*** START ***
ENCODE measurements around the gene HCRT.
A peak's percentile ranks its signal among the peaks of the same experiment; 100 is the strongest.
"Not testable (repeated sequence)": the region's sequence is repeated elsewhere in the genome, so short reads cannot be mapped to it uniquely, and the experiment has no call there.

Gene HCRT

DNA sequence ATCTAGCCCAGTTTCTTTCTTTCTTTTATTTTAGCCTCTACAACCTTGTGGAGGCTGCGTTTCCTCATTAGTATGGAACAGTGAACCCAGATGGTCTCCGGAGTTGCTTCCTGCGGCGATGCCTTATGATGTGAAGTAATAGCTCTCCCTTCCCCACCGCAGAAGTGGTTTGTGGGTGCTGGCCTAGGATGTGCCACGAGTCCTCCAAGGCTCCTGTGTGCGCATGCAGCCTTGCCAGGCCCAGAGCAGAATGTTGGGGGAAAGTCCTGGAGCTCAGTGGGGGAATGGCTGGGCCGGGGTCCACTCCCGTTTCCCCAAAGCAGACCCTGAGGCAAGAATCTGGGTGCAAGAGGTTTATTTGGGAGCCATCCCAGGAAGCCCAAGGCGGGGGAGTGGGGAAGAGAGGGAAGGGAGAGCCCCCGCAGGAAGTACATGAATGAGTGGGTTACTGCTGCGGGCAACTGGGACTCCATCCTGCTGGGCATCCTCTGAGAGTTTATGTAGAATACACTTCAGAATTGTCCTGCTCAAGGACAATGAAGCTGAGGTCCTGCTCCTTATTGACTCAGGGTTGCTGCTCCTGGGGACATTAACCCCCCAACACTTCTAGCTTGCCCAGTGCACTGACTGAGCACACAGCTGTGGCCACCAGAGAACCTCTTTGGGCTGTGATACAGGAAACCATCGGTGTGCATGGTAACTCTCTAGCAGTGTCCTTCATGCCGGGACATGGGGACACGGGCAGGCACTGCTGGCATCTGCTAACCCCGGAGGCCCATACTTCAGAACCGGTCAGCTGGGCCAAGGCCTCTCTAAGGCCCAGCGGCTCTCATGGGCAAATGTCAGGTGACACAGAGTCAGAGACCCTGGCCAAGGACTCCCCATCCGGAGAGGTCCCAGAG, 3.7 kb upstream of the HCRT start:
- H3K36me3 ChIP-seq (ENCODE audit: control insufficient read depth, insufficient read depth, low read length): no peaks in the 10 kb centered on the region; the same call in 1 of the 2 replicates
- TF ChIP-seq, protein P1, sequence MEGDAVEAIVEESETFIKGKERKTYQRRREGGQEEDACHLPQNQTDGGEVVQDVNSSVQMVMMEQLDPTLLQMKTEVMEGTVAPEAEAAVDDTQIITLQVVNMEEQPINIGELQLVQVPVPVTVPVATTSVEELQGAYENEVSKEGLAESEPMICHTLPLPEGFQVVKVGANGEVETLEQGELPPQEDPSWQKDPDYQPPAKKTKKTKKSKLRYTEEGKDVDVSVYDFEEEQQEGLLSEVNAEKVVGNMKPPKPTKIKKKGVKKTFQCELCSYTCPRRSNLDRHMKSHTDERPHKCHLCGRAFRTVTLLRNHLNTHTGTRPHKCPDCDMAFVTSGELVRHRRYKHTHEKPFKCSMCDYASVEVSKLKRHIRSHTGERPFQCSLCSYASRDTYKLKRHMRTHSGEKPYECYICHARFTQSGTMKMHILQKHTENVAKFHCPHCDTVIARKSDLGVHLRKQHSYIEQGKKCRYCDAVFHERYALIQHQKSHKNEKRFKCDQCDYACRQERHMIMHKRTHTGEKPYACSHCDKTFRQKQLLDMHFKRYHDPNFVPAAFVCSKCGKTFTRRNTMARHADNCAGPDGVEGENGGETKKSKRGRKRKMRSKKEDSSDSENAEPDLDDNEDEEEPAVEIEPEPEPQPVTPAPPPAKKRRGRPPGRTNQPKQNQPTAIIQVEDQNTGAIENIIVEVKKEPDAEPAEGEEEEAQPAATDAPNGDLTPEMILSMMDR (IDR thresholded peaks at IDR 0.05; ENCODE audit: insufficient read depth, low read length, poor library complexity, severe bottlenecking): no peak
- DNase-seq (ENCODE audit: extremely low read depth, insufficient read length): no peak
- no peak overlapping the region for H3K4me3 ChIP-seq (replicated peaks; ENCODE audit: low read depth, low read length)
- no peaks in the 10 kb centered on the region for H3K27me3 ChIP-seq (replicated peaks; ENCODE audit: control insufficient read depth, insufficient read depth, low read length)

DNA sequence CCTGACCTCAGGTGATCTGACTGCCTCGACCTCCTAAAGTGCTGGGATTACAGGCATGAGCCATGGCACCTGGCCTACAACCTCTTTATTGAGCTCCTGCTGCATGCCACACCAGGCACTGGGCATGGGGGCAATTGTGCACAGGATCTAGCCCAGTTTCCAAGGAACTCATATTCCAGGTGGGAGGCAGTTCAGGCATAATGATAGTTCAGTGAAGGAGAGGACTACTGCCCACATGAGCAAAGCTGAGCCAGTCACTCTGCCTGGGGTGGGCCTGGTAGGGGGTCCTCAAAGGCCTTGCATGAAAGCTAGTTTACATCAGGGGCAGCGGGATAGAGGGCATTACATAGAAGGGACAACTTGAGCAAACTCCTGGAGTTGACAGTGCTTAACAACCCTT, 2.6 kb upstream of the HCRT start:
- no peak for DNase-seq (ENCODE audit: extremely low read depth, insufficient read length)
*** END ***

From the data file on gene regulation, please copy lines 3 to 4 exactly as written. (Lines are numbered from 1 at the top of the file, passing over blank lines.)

"Not testable (repeated sequence)": the region's sequence is repeated elsewhere in the genome, so short reads cannot be mapped to it uniquely, and the experiment has no call there.

Gene HCRT